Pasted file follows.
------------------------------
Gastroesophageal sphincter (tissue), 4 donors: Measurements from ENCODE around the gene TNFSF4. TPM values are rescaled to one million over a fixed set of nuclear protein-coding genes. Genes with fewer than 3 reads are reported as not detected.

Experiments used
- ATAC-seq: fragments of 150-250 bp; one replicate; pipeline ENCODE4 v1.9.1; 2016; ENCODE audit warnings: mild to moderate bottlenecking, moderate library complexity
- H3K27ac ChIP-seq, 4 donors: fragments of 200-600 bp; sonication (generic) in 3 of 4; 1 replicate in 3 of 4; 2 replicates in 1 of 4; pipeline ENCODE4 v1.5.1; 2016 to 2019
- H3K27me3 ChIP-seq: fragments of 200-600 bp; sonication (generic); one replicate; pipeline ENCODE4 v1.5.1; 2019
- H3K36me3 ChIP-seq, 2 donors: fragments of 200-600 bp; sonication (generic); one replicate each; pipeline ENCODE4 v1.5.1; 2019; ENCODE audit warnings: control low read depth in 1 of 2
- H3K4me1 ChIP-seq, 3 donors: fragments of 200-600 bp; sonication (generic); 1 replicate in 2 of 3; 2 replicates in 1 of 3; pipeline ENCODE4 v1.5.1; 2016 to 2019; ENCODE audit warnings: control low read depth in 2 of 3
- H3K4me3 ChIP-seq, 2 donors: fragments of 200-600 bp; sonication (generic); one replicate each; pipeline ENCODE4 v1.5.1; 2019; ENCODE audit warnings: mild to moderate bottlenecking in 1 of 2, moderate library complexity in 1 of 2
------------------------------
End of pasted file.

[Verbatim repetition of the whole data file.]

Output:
Gastroesophageal sphincter (tissue), 4 donors: Measurements from ENCODE around the gene TNFSF4. TPM values are rescaled to one million over a fixed set of nuclear protein-coding genes. Genes with fewer than 3 reads are reported as not detected.

Experiments used
- ATAC-seq: fragments of 150-250 bp; one replicate; pipeline ENCODE4 v1.9.1; 2016; ENCODE audit warnings: mild to moderate bottlenecking, moderate library complexity
- H3K27ac ChIP-seq, 4 donors: fragments of 200-600 bp; sonication (generic) in 3 of 4; 1 replicate in 3 of 4; 2 replicates in 1 of 4; pipeline ENCODE4 v1.5.1; 2016 to 2019
- H3K27me3 ChIP-seq: fragments of 200-600 bp; sonication (generic); one replicate; pipeline ENCODE4 v1.5.1; 2019
- H3K36me3 ChIP-seq, 2 donors: fragments of 200-600 bp; sonication (generic); one replicate each; pipeline ENCODE4 v1.5.1; 2019; ENCODE audit warnings: control low read depth in 1 of 2
- H3K4me1 ChIP-seq, 3 donors: fragments of 200-600 bp; sonication (generic); 1 replicate in 2 of 3; 2 replicates in 1 of 3; pipeline ENCODE4 v1.5.1; 2016 to 2019; ENCODE audit warnings: control low read depth in 2 of 3
- H3K4me3 ChIP-seq, 2 donors: fragments of 200-600 bp; sonication (generic); one replicate each; pipeline ENCODE4 v1.5.1; 2019; ENCODE audit warnings: mild to moderate bottlenecking in 1 of 2, moderate library complexity in 1 of 2